Terrible angle against QB draw coming as blitzer off edge, misses tackle. Takes some poor angles in open field or in pursuit, typically too sharp or too far upfield when he should take a more conservative angle. In my opinion, the reason he has some ankle tackles on tape isn't because he's defaulting to diving at their legs, it is because he has problems with taking the best angle to the runner, so he ends up with a weaker approach position. Maybe fixable with coaching and experience. On run play up middle, his angle is too far to the inside and he's lucky to drag the RB down around the legs, nearly gave up a big run. Very similar play, again, steps too far to the inside, forced to make ankle tackle on the RB. I could see him missing tackles or having his tackle broken in the NFL if he doesn't clean up his fundamentals. When he tries for a big hit or gets into scramble mode as a defender, he'll sometimes duck his head and go for a shoulder hit, making no attempt to wrap up.
In 2 deep coverage, the TE runs up the seam then breaks towards the corner. Stacked behind the TE, the RB comes out of the backfield and runs an angle route, breaking to the inside. The S takes the cheese and turns his hips towards the TE to run out and try to help on the corner route as the QB is throwing the ball to the RB, making the S late to help close down the space and protect the middle of the field against YAC after the RB beats his defender.
On 3rd down pass as single high safety, the RB runs wheel route behind trips bunch set and the WRs rub off the LB, resulting in the RB being wide open. The S doesn't slide over quickly enough or anticipate based on formation what was developing, then whiffs on the tackle when the RB cuts inside, resulting in a 77 yard TD.
Repeatedly had issues with wheel route and rub type concepts. Should alert to potential rub based on formation, but instead of sliding feet to avoid contact he collides with his CB.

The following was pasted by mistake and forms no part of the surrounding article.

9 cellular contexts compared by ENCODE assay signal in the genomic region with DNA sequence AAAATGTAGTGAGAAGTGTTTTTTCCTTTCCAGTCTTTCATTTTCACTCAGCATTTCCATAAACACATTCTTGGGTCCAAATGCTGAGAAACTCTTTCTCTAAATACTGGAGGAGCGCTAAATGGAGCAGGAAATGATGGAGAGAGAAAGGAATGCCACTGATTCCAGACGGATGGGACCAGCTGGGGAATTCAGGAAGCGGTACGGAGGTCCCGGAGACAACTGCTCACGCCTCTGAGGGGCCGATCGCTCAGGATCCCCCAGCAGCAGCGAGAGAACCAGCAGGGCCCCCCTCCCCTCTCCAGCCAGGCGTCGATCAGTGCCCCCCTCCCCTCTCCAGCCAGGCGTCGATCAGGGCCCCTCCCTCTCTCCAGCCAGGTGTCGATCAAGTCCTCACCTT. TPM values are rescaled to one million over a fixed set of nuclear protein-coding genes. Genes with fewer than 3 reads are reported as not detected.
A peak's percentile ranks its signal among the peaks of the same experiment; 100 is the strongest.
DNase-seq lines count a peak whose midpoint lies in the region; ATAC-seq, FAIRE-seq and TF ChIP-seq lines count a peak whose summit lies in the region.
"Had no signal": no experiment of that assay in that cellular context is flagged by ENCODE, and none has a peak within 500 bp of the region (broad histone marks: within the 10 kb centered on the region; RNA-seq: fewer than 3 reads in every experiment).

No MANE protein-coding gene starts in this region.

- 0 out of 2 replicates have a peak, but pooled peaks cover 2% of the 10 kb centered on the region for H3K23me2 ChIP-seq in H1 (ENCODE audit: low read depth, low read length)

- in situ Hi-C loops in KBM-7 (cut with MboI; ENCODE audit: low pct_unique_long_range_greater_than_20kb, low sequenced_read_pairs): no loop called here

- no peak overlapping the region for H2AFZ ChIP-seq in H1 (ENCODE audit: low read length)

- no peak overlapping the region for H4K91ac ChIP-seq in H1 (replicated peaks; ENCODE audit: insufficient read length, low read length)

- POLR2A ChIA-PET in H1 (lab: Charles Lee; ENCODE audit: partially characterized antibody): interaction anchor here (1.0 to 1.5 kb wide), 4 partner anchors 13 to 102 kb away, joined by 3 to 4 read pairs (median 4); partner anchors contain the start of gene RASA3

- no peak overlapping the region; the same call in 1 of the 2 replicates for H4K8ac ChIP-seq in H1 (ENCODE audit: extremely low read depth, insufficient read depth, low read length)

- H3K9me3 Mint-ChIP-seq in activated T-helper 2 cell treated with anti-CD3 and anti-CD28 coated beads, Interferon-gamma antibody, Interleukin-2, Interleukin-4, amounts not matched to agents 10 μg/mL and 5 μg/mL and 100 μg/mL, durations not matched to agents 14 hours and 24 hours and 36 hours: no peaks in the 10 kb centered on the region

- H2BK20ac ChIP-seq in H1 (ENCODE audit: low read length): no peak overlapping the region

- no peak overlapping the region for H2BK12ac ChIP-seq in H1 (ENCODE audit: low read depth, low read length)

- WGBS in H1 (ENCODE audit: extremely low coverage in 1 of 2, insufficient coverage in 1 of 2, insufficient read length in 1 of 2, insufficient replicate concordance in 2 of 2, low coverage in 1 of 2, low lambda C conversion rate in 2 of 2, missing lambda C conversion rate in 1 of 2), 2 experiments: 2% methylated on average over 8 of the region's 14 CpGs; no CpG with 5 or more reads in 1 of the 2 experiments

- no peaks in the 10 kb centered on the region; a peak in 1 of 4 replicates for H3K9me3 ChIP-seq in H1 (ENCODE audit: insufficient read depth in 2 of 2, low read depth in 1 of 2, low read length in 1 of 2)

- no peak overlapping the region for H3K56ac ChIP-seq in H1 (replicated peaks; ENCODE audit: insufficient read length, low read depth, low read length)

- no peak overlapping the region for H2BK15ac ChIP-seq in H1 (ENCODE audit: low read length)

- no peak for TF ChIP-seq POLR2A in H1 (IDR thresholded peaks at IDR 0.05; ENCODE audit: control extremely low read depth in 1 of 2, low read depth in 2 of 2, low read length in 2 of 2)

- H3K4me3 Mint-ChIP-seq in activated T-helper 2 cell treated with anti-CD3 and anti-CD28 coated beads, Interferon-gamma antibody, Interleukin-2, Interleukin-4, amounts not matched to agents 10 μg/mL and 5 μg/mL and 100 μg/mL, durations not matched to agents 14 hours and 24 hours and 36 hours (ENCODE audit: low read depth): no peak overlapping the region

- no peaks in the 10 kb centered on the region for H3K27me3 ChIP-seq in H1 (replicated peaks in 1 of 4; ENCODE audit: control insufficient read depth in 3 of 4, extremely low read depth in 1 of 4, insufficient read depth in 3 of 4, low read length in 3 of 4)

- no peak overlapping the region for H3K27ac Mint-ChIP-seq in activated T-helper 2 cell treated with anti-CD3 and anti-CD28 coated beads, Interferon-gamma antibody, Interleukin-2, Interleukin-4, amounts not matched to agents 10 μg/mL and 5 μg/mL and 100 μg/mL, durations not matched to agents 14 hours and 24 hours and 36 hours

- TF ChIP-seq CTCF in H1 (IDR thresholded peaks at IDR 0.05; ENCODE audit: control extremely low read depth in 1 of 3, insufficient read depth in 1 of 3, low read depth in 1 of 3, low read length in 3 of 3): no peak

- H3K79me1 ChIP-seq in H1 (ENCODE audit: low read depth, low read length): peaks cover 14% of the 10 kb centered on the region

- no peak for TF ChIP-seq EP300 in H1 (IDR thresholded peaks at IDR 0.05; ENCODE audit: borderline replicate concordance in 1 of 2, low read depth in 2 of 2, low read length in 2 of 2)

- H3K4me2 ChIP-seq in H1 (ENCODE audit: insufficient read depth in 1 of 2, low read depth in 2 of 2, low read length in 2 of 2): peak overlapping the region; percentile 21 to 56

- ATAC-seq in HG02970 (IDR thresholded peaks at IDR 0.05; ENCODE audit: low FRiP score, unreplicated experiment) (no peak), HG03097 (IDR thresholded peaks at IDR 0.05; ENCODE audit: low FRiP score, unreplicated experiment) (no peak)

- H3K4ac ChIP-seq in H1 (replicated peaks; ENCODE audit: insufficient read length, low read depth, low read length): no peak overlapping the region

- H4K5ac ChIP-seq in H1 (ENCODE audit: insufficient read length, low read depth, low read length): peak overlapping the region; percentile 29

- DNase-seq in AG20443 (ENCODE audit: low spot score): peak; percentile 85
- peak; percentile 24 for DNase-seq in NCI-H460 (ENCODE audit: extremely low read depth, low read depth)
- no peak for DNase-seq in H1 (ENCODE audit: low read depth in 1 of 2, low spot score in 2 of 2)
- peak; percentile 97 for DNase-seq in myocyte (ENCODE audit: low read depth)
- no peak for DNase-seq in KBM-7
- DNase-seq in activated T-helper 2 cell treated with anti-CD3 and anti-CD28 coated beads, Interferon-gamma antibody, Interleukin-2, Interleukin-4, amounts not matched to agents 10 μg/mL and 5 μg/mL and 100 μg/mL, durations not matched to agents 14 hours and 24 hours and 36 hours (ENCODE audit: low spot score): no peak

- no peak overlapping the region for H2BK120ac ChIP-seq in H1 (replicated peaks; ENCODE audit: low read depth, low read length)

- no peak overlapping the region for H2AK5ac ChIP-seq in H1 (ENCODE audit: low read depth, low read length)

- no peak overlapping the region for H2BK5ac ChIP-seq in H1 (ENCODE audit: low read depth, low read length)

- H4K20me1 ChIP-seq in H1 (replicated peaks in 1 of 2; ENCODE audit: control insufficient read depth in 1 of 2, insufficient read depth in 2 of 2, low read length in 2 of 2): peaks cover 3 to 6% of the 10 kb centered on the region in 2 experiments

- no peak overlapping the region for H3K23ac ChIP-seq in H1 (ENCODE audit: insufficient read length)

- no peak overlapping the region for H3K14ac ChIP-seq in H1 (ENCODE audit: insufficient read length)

All 3 interceptions last season were cheap and easy ones. Bad throws by the QB and a hail mary type throw, he's not as much of a ball hawk as you'd think based off of stats.
On the small side, doesn't have ideal bulk or length. Okay for a pure FS, but for a team looking for a combo S or a player with more position flexibility (including for teams that want the DBs to be able to exchange assignments to disguise coverages) who can play slot CB and SS roles, might not fit desired size requirements.
Used quite a bit 15 to 20 yards off of the LOS, not in man coverage closer to the LOS. Ability to cover TEs and pass catching RBs in the NFL unclear. A bit handsy grabbing TEs on plays where he was in man coverage.
Pro Comparison and Grade
Tarvarius Moore (late 3rd round, 95th overall 2018, San Francisco, Southern Mississippi), 3rd round grade.
When you compare Cross to similar prospects in prior drafts, he's the type of player who gets drafted in the 3rd round, so in my opinion the draft boards appear to have him projected correctly as far as predicting where he'll actually get picked.
Tarvarius Moore wasn't invited to the Combine, but he ran 4.32 sec in the 40 with a 38.5'' vertical. Lance Zierlein gave him a round 2 to 3 grade. Only a part time player his first 2 seasons, Moore made 8 starts for the Niners in his 3rd NFL season and played about half of their defensive snaps, but had a lackluster 60.2 PFF grade. He tore his Achilles prior to the 2021 season and didn't play last year.
I'm not necessarily the biggest fan of Cross, because he's more about upside potential than being a polished prospect. He's similar to Cam Jurgens in that both players have elite athletic traits, but it feels like "something is missing" when you watch them play in a game.
Still, I understand why NFL scouts might fall in love with this prospect, because maybe if you give him a good DB coach in the NFL and some time to learn, he could emerge as the best safety in the league. The tools are all there. He can run very fast, he has good tackling ability, he has ball skills to play the pass in the air, he's intelligent, all the basic pieces are there. Cross could someday be a very good pro, but maybe he won't turn out any better than Sean Davis, his fellow Maryland alum.
If they were in the same draft, I'd take John Johnson and Justin Reid (3rd round 2018) over Cross. On the other hand, after looking at some 4th round safeties from recent drafts, I feel that Cross is better than them. Without the benefit of hindsight, if they were in the same class I'd take Cross ahead of Amani Hooker. Cross has more upside and playmaking ability, while Hooker has athletic limitations.
I'm not saying that Ross should be the pick for the Rams with their first selection, but in my opinion his name belongs on the list of candidates, because it feels like that's exactly the area of the draft where he belongs and could see his name called.